In the Thursday, September 27, 2012 Las Vegas Review-Journal, reporter John Przybys writes a thoughtful and touching article:
Wall of Hope shows local Holocaust survivors smiling for the lives they’ve lived
It’s a safe bet that at least a few visitors will be surprised when they see some of the the portraits that make up the Sperling Kronberg Mack Holocaust Resource Center’s Wall of Hope.
The Wall of Hope features portraits of 60 Holocaust survivors who live in the Las Vegas area. And, in many of the portraits, the survivors smile, rather than wear the serious expressions one might expect from a Holocaust-related photographic exhibit.
It’s by design. The idea, photographer Lyn Robinson explains, is to celebrate the survivors and the lives they have created and recognize their victory in rising above the horrors and inhumanity they have experienced.
The Wall of Hope will be dedicated at 10 a.m. Sunday at the center, 4794 S. Eastern Ave., Suite A. The center provides resources for students, teachers and community members about the Holocast, tolerance and diversity.
Myra Berkovits, the center’s education specialist, said the Wall of Hope was inspired by a similar exhibit in Los Angeles and will serve as a vehicle to honor Southern Nevada’s Holocaust survivors.
A call was put out for a photographer, and Robinson, who earned a fine arts/photography degree from the University of Nevada, Las Vegas, was awarded the commission.
The portraits Robinson created are “incredible,” Berkovits said. “I think the exhibit is as good as it is because she has such compassion and understanding and was so sensitive.”
Particularly striking, Berkovits added, is that “when you see these pictures, everybody is smiling.”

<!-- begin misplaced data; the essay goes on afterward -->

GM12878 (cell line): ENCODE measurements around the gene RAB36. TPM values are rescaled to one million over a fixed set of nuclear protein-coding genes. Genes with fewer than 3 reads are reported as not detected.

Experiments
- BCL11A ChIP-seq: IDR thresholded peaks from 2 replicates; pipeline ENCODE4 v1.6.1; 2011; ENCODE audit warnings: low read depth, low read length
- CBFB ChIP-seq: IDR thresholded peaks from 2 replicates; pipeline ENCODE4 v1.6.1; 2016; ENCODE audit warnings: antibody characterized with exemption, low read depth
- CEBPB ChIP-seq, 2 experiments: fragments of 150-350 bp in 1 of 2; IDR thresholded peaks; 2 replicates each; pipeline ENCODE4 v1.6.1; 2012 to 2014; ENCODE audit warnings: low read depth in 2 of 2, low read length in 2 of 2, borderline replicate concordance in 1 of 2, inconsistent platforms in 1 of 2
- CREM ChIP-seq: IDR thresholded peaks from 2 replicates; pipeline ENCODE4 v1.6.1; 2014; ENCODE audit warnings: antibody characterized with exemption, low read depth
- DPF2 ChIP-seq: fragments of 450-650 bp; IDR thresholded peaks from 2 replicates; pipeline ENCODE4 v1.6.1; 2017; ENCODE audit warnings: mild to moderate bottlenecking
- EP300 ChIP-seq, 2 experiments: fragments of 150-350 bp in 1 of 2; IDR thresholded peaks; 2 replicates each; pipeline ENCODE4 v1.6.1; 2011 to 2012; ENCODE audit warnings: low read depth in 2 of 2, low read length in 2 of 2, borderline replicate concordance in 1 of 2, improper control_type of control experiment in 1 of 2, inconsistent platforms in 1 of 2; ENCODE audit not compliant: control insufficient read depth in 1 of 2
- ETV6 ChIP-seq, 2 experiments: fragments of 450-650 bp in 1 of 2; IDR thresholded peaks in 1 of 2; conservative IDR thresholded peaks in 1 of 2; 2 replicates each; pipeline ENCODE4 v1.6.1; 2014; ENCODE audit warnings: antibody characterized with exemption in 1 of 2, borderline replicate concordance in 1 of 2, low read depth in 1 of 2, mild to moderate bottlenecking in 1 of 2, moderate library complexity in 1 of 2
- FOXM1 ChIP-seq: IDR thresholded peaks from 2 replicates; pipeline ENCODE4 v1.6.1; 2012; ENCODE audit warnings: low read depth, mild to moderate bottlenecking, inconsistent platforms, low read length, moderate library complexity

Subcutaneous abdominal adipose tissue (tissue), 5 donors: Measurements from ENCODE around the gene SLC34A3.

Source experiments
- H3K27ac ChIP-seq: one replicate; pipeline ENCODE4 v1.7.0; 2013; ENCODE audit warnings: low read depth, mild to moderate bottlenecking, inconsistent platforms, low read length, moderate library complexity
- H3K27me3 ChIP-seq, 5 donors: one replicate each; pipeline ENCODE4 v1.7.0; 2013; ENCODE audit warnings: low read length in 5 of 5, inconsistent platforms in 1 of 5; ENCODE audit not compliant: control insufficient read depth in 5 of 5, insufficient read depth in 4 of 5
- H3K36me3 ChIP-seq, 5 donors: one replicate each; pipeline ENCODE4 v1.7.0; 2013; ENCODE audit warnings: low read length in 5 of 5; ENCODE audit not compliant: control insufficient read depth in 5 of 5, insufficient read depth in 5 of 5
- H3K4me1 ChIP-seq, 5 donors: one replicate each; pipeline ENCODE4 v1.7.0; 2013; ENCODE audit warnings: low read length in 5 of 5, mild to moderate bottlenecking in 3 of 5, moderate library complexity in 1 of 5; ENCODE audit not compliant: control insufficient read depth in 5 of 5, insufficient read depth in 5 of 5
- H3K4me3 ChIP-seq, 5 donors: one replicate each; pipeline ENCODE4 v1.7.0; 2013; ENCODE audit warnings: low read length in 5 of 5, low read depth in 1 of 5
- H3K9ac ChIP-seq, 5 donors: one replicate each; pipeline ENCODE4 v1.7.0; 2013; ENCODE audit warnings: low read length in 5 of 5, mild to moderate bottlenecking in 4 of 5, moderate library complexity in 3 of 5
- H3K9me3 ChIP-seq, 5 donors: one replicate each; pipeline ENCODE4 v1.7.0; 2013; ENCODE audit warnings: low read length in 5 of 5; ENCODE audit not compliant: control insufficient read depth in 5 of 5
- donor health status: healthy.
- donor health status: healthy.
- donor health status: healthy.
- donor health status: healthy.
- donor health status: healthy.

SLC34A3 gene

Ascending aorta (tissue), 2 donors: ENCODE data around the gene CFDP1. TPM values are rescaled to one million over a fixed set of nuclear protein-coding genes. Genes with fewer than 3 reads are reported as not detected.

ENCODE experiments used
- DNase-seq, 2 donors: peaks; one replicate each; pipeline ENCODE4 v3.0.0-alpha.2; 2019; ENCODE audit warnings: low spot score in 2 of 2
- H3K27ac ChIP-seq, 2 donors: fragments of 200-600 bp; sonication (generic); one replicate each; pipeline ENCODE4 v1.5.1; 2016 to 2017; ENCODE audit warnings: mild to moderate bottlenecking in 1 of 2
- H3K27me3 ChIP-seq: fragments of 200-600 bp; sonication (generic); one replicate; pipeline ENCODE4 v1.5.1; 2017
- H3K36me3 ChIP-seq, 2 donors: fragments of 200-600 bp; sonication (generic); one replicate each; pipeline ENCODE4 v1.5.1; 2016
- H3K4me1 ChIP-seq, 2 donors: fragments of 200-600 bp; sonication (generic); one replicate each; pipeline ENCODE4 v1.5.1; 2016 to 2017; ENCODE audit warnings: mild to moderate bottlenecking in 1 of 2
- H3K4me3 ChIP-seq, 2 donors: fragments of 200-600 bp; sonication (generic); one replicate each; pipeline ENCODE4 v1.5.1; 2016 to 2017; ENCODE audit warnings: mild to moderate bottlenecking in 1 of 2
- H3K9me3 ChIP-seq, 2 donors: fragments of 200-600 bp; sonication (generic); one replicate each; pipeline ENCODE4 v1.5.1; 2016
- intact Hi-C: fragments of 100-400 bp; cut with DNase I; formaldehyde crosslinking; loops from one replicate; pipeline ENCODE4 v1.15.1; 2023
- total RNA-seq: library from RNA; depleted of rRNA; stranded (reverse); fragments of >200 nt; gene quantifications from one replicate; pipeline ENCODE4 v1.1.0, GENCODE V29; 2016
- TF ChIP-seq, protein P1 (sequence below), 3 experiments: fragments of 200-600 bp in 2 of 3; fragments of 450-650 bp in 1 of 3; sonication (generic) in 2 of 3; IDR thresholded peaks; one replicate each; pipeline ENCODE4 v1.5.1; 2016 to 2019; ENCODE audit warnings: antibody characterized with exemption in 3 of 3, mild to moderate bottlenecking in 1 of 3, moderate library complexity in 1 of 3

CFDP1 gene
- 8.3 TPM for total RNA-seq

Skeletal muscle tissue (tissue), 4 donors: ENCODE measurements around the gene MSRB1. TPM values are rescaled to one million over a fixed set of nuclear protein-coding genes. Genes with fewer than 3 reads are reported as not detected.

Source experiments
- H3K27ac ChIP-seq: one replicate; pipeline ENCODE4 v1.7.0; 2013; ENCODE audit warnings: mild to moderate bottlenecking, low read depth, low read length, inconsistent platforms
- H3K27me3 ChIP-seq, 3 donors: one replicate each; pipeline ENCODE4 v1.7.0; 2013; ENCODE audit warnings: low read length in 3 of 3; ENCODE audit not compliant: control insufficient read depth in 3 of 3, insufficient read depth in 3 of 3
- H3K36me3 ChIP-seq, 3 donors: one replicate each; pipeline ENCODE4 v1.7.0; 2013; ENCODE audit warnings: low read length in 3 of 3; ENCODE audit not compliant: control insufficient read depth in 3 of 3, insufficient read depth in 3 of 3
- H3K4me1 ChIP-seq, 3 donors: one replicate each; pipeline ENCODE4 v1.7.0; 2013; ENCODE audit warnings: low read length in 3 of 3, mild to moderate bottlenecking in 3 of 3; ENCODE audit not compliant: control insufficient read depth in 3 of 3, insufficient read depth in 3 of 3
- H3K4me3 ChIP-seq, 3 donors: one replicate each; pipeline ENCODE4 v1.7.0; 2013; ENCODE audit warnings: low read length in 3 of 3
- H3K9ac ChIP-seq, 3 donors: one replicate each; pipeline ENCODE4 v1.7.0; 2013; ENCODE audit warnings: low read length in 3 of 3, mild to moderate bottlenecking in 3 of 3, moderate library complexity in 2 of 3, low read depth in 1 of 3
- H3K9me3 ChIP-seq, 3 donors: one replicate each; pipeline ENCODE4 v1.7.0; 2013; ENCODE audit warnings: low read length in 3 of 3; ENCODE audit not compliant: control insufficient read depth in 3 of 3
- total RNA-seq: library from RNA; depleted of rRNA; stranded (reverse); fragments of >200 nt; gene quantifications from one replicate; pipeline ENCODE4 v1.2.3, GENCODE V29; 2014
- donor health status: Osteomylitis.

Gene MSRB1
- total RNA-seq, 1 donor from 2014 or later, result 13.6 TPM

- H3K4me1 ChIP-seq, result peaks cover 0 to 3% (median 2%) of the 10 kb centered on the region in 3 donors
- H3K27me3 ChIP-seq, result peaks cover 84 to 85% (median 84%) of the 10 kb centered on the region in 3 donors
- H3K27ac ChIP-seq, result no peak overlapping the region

Robinson’s vision was that the portraits not be about the Holocaust itself. Rather, Robinson said, “it’s about these people who are survivors and who they are as people. They have come a long way (in) surviving, and they are really neat people who have all of these interesting stories.”
During her sessions with the men and women, “I wanted them to have a natural smile,” Robinson said. “So I’d interact with them and try to make them giggle so I could get a real smile.”
A few of her subjects did ask “why I wanted them to smile,” she added. “I said: Because we’re celebrating people surviving a horrible event, not celebrating the event itself. We want (to show) who you are as persons.”
The survivors whose portraits appear in the exhibit represent a diverse range of Holocaust experiences. Among them: Ziva Harris, who, as a 2-year-old, was hidden by a Hungarian family; Micheline Rodgers, who lost about a dozen family members to the camps and who was forced into hiding after her mother’s arrest; and Sophie Ray, a Roman Catholic who as a teenager spent time in two camps.
Robinson sometimes found the sessions to be intense and emotional.
“I’ve cried. I’ve laughed,” she said. “I get goose bumps every time I talk about them.”
After Sunday’s dedication, the Wall of Hope can be viewed during the center’s regular hours of operation. Also, Berkovits said, the center offers monthly programs during which specific aspects of the Holocaust – life in Europe’s ghettos in October and Kristallnacht in November, for example – are examined.
For more information and a calendar of events, visit the center’s website at www.lvhresourcecenter.com.
What might guests take away from viewing the Wall of Hope?
“First of all, I want them to know that we have honored the survivors in a very special and personal way,” Berkovits said.
“I want survivors to know that we respect what they have gone through and what they have become and, I guess, how much we look up to them.
“And, I want people to leave appreciating humanity,” Berkovits said, and how people can rise above even the worst of circumstances.
“When people came out of the Holocaust in the late ’40s, the focus wasn’t on what was but on what will be,” she said.
“I just think we have lessons to learn from all of them: That we can be in hell, but that we can come out.”
Doug Unger poses in front of the Wall of Hope at the Sperling Kronberg Mack Holocaust Resource Center. The wall features portraits of 60 Holocaust survivors who live in the Las Vegas area. Unger serves on the governor’s Advisory Council on Education Relating to the Holocaust.